Ending the long-form census makes it harder to plan how to reduce traffic jams
I recently reached out to the City Manager’s Office at the City of Toronto to try to get a better understanding of how they use census data. Toronto is the most populous city in the country, and my hope was that the city would be able to give me insight into the importance of the census for municipalities.
I will be publishing some of the ways that the City of Toronto uses census data leading up to the second hour of debate for my private member’s bill, Bill C-626, which seeks to reinstate the mandatory long-form census. If you would like to share your experience with using census data, please email me at email@example.com.
The City of Toronto relies upon the data generated by Statistics Canada as part of the core data sets that guide the City’s program planning for a variety of services and supports, in order to maximize its resource allocations to meet the changing needs of Torontonians. One of the main impacts of the shift to the NHS is the ability to examine trends over time. A change in statistical collection methodology precludes direct statistical comparison of data gathered before and after the change. Previously, Statistics Canada’s adherence to the same statistical collection methodology for 35 years has allowed for accurate data comparison and invaluable trend analysis.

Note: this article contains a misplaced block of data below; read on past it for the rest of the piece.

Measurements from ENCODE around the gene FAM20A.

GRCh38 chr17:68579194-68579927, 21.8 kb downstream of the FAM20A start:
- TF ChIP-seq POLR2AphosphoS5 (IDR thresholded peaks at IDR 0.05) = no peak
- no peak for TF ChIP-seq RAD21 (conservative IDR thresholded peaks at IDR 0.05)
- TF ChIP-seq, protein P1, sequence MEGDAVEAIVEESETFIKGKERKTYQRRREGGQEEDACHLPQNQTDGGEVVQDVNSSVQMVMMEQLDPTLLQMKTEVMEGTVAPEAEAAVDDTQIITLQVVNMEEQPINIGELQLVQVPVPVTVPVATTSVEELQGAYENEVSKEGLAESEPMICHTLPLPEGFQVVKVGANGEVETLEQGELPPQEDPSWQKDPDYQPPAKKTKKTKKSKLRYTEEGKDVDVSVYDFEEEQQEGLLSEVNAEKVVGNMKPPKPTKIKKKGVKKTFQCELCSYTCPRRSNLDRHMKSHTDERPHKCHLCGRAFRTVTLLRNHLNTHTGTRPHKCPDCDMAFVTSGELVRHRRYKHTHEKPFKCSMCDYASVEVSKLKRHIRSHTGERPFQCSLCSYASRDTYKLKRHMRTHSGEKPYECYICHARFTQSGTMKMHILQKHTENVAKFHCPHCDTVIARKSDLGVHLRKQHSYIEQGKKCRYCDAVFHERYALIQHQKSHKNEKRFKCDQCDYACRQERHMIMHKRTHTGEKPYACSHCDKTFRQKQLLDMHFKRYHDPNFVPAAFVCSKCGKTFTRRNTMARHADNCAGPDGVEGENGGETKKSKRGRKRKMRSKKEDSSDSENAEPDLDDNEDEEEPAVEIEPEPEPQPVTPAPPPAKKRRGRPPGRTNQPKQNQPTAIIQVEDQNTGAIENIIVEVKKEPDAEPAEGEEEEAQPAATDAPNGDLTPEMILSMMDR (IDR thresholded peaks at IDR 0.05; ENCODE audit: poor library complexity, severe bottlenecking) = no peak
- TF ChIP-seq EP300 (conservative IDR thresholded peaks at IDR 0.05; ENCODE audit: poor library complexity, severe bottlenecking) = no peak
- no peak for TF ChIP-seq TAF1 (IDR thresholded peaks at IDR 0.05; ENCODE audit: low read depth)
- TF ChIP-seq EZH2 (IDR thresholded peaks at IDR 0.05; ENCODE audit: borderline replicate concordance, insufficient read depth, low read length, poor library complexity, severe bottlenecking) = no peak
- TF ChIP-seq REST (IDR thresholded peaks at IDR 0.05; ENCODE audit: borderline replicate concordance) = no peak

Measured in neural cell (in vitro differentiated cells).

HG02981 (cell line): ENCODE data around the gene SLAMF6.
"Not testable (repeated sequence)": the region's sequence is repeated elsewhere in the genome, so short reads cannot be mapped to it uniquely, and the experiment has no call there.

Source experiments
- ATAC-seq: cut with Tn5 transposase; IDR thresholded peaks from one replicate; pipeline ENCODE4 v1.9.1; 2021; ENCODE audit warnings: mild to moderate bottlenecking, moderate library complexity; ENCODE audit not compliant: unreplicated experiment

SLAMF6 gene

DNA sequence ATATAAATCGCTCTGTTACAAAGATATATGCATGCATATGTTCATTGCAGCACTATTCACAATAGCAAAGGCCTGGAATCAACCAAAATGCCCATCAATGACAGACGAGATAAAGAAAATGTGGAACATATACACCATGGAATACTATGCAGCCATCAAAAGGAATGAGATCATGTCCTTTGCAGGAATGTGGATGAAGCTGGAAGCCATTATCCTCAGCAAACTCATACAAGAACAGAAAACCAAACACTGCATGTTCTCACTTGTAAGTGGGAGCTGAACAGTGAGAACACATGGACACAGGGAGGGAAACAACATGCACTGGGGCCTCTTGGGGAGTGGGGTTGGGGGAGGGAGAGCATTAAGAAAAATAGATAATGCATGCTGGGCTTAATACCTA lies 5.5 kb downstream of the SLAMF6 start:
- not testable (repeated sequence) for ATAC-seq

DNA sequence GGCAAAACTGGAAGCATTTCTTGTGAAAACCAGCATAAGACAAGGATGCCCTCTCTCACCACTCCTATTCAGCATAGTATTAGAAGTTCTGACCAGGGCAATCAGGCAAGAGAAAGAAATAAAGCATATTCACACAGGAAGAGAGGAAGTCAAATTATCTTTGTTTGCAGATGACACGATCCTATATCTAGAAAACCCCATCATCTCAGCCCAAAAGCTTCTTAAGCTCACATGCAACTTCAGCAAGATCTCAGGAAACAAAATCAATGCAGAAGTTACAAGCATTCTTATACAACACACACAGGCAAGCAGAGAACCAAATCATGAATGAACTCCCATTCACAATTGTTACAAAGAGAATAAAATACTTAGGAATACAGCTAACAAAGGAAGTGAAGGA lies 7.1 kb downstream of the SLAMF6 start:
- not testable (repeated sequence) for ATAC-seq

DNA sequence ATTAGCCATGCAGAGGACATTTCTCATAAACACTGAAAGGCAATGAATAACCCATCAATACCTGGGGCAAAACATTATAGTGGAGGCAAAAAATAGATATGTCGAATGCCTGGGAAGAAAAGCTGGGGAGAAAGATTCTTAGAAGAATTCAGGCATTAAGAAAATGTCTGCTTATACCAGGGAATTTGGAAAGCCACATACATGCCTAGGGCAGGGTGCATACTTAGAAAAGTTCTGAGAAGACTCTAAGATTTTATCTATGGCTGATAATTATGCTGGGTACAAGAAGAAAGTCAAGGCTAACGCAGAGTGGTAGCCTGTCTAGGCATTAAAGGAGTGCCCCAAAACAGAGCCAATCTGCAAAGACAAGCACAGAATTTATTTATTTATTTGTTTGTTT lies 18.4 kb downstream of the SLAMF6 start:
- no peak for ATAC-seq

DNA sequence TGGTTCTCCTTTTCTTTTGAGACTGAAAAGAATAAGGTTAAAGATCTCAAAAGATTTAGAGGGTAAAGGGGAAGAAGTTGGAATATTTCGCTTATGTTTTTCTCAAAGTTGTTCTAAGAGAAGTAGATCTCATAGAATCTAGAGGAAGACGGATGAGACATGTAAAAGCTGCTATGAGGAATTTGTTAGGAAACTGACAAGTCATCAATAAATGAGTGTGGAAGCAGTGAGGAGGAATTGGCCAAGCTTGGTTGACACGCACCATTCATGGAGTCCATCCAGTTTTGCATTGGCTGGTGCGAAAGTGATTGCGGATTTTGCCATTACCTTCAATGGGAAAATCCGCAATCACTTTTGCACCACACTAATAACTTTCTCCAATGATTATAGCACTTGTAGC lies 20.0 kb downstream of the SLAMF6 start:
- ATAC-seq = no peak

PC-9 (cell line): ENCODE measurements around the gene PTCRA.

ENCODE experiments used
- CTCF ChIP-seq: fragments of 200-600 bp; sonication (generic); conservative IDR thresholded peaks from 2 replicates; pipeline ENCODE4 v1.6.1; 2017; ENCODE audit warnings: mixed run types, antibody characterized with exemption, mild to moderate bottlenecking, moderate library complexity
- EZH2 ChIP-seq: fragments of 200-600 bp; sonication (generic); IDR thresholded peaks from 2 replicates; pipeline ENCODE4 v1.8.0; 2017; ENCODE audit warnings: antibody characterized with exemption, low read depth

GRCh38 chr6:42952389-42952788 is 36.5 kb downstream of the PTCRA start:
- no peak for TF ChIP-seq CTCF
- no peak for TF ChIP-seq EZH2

The results of the last few Censuses and the NHS are used to develop population projections to determine future demand for different types of housing. This information is critical to assessing the ability of the City to accommodate the population growth forecasted by the Provincial Growth Plan for the Greater Golden Horseshoe. Varying response rates across the City through the National Household Survey makes it difficult to ensure that the complete range and demand for housing is identified. The Census and the NHS are used to estimate potential ridership for new transit services such as the Eglinton Crosstown LRT and to plan and implement new transit infrastructure as part of Metrolinx’s Big Move transportation strategy. The differences in survey methodology and response rates between the voluntary NHS and the mandatory Census greatly complicate these efforts. Without a consistent methodology for counting all of the people, households, workers, jobs and their characteristics, it becomes very difficult to develop reliable time-series information which is the basis of long-range public sector planning.
The shift to a voluntary census data collection model presents challenges for the City of Toronto’s place-based service delivery planning and community investment mechanisms across a range of services areas.